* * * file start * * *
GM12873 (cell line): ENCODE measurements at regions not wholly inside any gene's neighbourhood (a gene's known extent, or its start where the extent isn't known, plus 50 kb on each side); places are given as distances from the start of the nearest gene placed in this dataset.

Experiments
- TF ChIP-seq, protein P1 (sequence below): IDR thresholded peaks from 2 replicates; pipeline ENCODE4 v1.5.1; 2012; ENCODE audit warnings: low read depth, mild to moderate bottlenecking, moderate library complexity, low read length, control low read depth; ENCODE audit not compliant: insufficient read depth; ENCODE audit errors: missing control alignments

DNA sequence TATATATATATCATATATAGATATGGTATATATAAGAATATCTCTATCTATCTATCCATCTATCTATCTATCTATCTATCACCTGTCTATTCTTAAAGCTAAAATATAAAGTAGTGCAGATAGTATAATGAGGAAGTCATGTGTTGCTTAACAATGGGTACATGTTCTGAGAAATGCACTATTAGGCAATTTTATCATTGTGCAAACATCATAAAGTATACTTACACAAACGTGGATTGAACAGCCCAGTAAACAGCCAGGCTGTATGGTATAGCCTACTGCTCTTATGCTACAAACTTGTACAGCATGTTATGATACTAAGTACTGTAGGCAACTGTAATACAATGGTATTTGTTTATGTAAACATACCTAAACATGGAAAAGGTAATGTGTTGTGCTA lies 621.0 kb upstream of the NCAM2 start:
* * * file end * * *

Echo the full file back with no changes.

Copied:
GM12873 (cell line): ENCODE measurements at regions not wholly inside any gene's neighbourhood (a gene's known extent, or its start where the extent isn't known, plus 50 kb on each side); places are given as distances from the start of the nearest gene placed in this dataset.

Experiments
- TF ChIP-seq, protein P1 (sequence below): IDR thresholded peaks from 2 replicates; pipeline ENCODE4 v1.5.1; 2012; ENCODE audit warnings: low read depth, mild to moderate bottlenecking, moderate library complexity, low read length, control low read depth; ENCODE audit not compliant: insufficient read depth; ENCODE audit errors: missing control alignments

DNA sequence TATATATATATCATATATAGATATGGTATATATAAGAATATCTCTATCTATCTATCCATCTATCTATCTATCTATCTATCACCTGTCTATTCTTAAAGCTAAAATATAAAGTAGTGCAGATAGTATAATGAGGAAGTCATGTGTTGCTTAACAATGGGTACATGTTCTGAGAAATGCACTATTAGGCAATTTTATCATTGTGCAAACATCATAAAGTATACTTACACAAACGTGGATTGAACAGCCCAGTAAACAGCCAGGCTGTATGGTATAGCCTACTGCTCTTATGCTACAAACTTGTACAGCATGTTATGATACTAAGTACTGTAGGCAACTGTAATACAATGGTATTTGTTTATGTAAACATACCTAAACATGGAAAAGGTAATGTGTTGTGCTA lies 621.0 kb upstream of the NCAM2 start: